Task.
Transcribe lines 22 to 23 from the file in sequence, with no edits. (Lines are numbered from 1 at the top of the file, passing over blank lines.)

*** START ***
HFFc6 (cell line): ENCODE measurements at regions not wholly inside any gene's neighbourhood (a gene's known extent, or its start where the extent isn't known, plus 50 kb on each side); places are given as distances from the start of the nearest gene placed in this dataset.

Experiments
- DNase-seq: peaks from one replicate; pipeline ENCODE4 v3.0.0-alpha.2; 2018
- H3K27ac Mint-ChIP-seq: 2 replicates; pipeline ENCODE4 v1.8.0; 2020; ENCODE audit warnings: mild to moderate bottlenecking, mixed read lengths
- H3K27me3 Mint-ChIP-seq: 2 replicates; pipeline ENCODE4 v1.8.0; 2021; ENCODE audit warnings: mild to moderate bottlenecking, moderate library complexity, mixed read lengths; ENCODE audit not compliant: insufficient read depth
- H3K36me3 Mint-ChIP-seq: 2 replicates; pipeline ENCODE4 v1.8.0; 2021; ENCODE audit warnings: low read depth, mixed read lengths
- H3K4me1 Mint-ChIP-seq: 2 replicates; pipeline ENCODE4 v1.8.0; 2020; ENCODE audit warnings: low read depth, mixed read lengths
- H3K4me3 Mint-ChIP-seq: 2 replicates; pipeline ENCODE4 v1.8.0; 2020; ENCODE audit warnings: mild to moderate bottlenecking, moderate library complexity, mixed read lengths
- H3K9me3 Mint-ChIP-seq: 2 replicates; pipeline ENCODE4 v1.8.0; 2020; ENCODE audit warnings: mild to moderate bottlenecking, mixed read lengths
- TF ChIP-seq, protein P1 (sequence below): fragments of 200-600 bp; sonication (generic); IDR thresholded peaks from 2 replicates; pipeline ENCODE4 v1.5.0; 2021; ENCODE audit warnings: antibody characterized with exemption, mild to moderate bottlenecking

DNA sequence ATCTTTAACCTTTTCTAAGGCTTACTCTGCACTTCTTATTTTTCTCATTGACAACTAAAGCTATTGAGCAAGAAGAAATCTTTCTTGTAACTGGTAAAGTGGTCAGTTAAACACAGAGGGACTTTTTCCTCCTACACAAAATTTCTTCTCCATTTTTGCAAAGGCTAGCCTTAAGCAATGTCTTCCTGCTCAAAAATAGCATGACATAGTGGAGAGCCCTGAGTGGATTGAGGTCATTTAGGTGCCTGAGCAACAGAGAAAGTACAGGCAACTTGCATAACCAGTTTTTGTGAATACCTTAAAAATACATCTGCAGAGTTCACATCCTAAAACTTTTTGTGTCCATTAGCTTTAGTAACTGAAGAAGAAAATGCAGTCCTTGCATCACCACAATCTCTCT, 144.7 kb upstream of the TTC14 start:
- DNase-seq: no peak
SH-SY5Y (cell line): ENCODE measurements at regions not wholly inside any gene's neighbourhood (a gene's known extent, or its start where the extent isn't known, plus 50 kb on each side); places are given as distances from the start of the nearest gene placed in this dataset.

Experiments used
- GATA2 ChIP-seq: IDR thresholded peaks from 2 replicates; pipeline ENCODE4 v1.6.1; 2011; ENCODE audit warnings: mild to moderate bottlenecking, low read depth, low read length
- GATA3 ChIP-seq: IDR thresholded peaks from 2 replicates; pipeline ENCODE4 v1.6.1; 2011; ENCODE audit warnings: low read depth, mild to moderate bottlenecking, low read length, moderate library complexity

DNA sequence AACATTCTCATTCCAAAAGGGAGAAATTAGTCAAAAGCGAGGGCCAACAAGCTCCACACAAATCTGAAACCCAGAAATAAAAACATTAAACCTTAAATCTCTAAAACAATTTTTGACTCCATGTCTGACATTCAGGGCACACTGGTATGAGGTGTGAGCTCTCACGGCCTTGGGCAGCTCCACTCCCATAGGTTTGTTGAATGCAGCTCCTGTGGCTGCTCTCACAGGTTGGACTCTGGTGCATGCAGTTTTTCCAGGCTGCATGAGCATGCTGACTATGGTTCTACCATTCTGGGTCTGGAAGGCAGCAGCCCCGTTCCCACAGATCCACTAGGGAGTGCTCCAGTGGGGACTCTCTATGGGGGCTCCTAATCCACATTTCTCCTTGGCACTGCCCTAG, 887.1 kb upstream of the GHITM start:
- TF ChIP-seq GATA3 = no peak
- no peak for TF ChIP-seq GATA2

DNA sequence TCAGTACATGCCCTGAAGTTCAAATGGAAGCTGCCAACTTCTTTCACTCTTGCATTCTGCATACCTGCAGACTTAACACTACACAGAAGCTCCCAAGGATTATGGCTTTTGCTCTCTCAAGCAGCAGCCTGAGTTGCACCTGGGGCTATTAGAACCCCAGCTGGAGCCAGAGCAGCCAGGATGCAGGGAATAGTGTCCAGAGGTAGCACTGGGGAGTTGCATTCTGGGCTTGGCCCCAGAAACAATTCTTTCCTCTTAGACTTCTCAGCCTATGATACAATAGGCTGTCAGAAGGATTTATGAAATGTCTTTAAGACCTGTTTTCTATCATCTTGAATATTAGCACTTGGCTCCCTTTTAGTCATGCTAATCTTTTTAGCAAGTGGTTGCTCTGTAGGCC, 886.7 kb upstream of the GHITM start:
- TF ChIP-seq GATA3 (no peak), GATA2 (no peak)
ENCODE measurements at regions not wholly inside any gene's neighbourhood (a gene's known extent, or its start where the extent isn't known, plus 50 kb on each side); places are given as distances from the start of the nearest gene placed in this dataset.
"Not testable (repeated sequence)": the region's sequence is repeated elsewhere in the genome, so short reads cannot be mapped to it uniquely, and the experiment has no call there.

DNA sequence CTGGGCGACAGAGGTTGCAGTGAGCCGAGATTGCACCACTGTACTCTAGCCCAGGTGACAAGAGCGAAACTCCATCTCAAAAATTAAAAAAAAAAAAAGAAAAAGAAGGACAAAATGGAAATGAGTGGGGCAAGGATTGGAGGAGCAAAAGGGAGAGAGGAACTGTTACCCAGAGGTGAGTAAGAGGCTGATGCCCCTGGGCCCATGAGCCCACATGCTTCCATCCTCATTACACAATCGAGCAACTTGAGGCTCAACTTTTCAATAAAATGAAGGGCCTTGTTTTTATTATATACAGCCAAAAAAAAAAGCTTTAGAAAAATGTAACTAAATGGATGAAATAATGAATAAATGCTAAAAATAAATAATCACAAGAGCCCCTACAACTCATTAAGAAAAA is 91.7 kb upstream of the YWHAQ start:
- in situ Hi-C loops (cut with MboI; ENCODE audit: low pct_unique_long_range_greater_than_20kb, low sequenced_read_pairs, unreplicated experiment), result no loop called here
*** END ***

ENCODE measurements at regions not wholly inside any gene's neighbourhood (a gene's known extent, or its start where the extent isn't known, plus 50 kb on each side); places are given as distances from the start of the nearest gene placed in this dataset.
"Not testable (repeated sequence)": the region's sequence is repeated elsewhere in the genome, so short reads cannot be mapped to it uniquely, and the experiment has no call there.